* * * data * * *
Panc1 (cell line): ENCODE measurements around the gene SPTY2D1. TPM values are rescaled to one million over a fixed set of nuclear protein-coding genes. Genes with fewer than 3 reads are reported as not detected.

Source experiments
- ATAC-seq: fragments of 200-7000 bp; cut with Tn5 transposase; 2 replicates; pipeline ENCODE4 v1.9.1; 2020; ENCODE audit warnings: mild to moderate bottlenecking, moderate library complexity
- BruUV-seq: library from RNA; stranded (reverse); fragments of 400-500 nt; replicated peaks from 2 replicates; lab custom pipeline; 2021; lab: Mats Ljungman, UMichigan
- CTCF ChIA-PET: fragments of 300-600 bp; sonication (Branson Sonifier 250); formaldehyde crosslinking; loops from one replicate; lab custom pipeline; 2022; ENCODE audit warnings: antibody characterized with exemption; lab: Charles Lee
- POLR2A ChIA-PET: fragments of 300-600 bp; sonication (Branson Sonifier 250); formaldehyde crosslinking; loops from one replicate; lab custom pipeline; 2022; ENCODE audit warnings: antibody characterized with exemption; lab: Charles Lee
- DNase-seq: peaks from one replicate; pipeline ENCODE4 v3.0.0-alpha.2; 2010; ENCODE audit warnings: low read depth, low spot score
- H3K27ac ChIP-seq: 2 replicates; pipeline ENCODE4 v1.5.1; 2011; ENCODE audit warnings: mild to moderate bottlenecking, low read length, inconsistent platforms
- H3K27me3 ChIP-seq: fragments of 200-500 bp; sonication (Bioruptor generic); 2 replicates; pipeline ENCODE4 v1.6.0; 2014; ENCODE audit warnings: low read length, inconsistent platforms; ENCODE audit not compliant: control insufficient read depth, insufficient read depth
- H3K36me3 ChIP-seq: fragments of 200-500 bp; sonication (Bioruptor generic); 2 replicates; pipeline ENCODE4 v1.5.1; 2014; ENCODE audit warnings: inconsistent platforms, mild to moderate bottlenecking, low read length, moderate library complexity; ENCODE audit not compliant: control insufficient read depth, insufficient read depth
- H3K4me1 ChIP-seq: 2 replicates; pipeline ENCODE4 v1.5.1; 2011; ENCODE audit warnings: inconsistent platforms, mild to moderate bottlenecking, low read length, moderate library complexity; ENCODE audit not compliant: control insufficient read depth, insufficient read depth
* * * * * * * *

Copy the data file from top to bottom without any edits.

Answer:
Panc1 (cell line): ENCODE measurements around the gene SPTY2D1. TPM values are rescaled to one million over a fixed set of nuclear protein-coding genes. Genes with fewer than 3 reads are reported as not detected.

Source experiments
- ATAC-seq: fragments of 200-7000 bp; cut with Tn5 transposase; 2 replicates; pipeline ENCODE4 v1.9.1; 2020; ENCODE audit warnings: mild to moderate bottlenecking, moderate library complexity
- BruUV-seq: library from RNA; stranded (reverse); fragments of 400-500 nt; replicated peaks from 2 replicates; lab custom pipeline; 2021; lab: Mats Ljungman, UMichigan
- CTCF ChIA-PET: fragments of 300-600 bp; sonication (Branson Sonifier 250); formaldehyde crosslinking; loops from one replicate; lab custom pipeline; 2022; ENCODE audit warnings: antibody characterized with exemption; lab: Charles Lee
- POLR2A ChIA-PET: fragments of 300-600 bp; sonication (Branson Sonifier 250); formaldehyde crosslinking; loops from one replicate; lab custom pipeline; 2022; ENCODE audit warnings: antibody characterized with exemption; lab: Charles Lee
- DNase-seq: peaks from one replicate; pipeline ENCODE4 v3.0.0-alpha.2; 2010; ENCODE audit warnings: low read depth, low spot score
- H3K27ac ChIP-seq: 2 replicates; pipeline ENCODE4 v1.5.1; 2011; ENCODE audit warnings: mild to moderate bottlenecking, low read length, inconsistent platforms
- H3K27me3 ChIP-seq: fragments of 200-500 bp; sonication (Bioruptor generic); 2 replicates; pipeline ENCODE4 v1.6.0; 2014; ENCODE audit warnings: low read length, inconsistent platforms; ENCODE audit not compliant: control insufficient read depth, insufficient read depth
- H3K36me3 ChIP-seq: fragments of 200-500 bp; sonication (Bioruptor generic); 2 replicates; pipeline ENCODE4 v1.5.1; 2014; ENCODE audit warnings: inconsistent platforms, mild to moderate bottlenecking, low read length, moderate library complexity; ENCODE audit not compliant: control insufficient read depth, insufficient read depth
- H3K4me1 ChIP-seq: 2 replicates; pipeline ENCODE4 v1.5.1; 2011; ENCODE audit warnings: inconsistent platforms, mild to moderate bottlenecking, low read length, moderate library complexity; ENCODE audit not compliant: control insufficient read depth, insufficient read depth